The Caldwell Challenge

One fine day I received a note from Ilze Swart, who was Chief Librarian of Bellville Central Library for as long as I can remember. Ilze is still heavily involved with charity bookshops and many other interesting ventures. She knew about my passion for astronomy and when sourcing books she was always on the look-out for anything to do with astronomy.

The note read: I have some books at reception that you might be interested in. As always I did not let the grass grow under my feet. It was like going on a treasure hunt. There at reception was a box with my name on it. As usual I took the whole box, left my donation in an envelope, rushed home to see what Ilze had found.

Sometimes there were books that I already had.Those were most appreciated too, as I could share them with my friends. Sometimes there were wonderful children’s books. In the end I think I could officially claim that I had the most astronomy books in the Western Cape.

Anybody into Astronomy would know how I felt when at the bottom of this heap I saw The Caldwell Objects by Stephen James O’Meara – a book in such perfect condition, as if I had just purchased it from an exclusive book store. Ilze had discovered a great treasure.

Some may have seen me carting my 12″Dobsonian on its barrow wheels. For years this telescope has taken me on night sky adventures while becoming aquainted with the night sky. I have observed the most amazing objects but as you become more experienced there is a limitation to what you can observe through a standard newtonion without tracking.

Observing all the objects in a catalogue is a challenge but the major sense of achievement on completion always makes the effort worthwhile. At the very least I would have to complete the Messier catalogue to earn the badge of serious amateur astronomer. Charles Messier never observed the far-southern skies and so many beautiful objects never made it onto the list of 110 best objects.

Sir Patrick Moore came up with a catalogue of 109 objects, some visually stunning, some quite obscure but astro-physically intriguing (as James O’Meara put it). So I was quite happy to observe the stunning and read and see images about the obscure in my book until hey, wait…I’m a Slooh member now. I can set up missions to any object. One of the quests on Slooh’s website is: The Caldwell Challenge!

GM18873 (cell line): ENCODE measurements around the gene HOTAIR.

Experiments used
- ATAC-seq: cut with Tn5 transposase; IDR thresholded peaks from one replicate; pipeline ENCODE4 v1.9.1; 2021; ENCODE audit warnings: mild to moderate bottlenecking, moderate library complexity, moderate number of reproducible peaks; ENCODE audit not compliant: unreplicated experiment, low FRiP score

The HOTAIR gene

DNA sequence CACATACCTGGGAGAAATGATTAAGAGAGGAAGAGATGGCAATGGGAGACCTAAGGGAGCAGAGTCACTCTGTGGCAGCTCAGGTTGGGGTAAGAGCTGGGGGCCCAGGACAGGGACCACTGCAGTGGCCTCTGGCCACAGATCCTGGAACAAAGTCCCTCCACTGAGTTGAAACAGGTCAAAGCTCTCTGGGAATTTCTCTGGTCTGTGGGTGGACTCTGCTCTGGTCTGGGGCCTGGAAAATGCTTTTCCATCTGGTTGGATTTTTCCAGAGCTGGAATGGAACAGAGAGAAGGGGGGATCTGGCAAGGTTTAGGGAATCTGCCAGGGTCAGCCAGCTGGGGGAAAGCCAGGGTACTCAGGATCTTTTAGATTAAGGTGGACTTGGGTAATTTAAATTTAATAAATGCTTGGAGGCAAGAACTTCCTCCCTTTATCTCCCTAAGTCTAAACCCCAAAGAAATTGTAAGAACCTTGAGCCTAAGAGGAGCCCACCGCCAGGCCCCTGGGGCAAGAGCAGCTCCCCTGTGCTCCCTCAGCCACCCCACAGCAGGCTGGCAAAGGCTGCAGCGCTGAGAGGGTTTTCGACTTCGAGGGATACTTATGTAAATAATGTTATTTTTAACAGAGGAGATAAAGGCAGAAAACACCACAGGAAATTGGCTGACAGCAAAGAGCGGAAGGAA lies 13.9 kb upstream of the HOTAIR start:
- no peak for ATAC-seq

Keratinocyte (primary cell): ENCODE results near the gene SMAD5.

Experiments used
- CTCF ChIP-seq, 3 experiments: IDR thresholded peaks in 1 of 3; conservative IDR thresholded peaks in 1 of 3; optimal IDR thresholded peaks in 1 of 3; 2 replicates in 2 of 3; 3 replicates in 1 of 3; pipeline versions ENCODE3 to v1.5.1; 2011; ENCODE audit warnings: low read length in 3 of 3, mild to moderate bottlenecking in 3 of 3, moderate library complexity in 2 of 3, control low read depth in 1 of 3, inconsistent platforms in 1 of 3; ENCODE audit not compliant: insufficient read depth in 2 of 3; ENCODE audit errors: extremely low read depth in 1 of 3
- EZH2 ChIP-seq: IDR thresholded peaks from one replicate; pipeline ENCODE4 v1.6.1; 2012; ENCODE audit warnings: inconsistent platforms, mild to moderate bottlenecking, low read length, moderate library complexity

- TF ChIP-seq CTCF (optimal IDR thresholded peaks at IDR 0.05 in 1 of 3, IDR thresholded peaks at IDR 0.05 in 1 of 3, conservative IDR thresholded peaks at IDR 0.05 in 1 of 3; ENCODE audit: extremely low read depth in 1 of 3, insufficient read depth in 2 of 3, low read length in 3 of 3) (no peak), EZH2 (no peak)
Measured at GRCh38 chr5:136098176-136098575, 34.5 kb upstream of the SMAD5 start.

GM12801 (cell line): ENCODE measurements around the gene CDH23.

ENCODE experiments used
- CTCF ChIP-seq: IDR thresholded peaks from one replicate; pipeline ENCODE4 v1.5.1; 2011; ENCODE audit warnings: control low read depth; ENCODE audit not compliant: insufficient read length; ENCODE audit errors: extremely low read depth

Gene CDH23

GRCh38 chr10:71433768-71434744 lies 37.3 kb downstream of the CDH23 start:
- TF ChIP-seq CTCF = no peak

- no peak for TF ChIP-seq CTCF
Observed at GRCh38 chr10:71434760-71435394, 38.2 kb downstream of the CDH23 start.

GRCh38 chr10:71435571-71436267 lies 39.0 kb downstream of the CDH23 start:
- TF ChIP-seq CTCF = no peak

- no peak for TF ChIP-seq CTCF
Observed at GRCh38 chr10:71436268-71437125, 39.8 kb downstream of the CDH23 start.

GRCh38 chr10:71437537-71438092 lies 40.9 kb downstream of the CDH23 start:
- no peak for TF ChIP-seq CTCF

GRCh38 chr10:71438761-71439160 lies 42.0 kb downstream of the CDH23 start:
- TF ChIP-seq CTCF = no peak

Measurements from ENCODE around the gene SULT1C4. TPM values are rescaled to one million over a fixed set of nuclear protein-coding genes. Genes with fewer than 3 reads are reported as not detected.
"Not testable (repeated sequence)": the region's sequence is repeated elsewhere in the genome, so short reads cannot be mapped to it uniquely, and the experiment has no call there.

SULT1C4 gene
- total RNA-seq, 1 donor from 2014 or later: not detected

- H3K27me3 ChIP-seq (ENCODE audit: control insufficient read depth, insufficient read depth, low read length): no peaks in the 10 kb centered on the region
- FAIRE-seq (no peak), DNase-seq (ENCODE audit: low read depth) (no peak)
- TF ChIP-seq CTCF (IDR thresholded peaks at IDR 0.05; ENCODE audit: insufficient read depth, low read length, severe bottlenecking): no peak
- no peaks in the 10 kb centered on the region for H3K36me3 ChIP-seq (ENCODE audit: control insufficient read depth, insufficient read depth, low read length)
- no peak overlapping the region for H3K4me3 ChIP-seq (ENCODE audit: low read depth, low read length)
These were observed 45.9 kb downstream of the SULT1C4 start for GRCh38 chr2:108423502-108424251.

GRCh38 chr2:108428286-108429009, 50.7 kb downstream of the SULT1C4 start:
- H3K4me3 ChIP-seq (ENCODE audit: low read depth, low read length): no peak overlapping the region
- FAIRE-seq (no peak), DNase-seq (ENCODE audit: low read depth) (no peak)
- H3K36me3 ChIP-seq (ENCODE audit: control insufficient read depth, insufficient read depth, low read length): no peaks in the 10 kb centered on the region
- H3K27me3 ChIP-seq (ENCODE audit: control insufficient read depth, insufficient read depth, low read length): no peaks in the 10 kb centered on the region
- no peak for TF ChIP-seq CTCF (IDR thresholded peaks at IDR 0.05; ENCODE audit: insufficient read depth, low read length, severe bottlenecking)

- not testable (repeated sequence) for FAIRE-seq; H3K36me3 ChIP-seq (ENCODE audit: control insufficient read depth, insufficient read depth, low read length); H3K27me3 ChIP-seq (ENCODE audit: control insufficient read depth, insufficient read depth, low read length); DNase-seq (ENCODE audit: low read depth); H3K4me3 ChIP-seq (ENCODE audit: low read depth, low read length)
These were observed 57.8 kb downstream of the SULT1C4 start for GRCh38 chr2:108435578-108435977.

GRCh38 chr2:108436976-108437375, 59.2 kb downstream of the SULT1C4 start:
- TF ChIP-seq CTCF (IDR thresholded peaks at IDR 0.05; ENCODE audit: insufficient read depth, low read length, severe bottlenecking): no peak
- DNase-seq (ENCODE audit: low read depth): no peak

After completing my Messier Challenge Quest and quite a few more (22!!), writing an article for ASSA’s NightFall, pruning the garden, washing windows and preparing enough frozen meals to last for a while, I can now procede with the Caldwell Challenge.

Durbanville Children’s Home is one of the oldest children’s homes in South Africa, dating back to 1883. As a registered institution of care, they are currently tasked with looking after 144 children who were placed here by court orders
Their motto: All children have wings, we teach them how to fly.

Pale Blue Dot

Pale-blue-dotI have been searching for an out of print book for years. Every secondhand bookshop in my area had my phone number. I always hoped that someday someone would part with their copy. The internet took my search to a new level. Having received a watered down version of the original, I became a little sceptical about ordering second hand books online again.This puny paperback with no images or graphics is is just sitting unread on my bookshelf.

On the other side of the world, my niece is preparing for a school trip to Equador. As part of the project she has to work or come up with ideas to finance her trip. Just receiving handouts is a no-no. I came up with an idea. I challenged her to find the original 1994 first edition hard cover of the book.

Within two days she had sourced a copy and it was delivered to her doorstep in Folkstone, Kent. It boarded SAA with her and the rest of my family and arrived at my doorstep a few weeks later.

My heart was pounding as I opened the parcel. My niece had found a book in pristine condition, seemingly untouched. At last I had my own copy of Pale Blue Dot- a vision of the human future in space – by Carl Sagan.

“Look again at that dot. That’s here. That’s home. That’s us.
It is said that astronomy is a humbling and character building experience
To me it underscores our responsibility to deal more kindly with one another, and to preserve and cherish the pale blue dot, the only home we’ve ever known” – Carl Sagan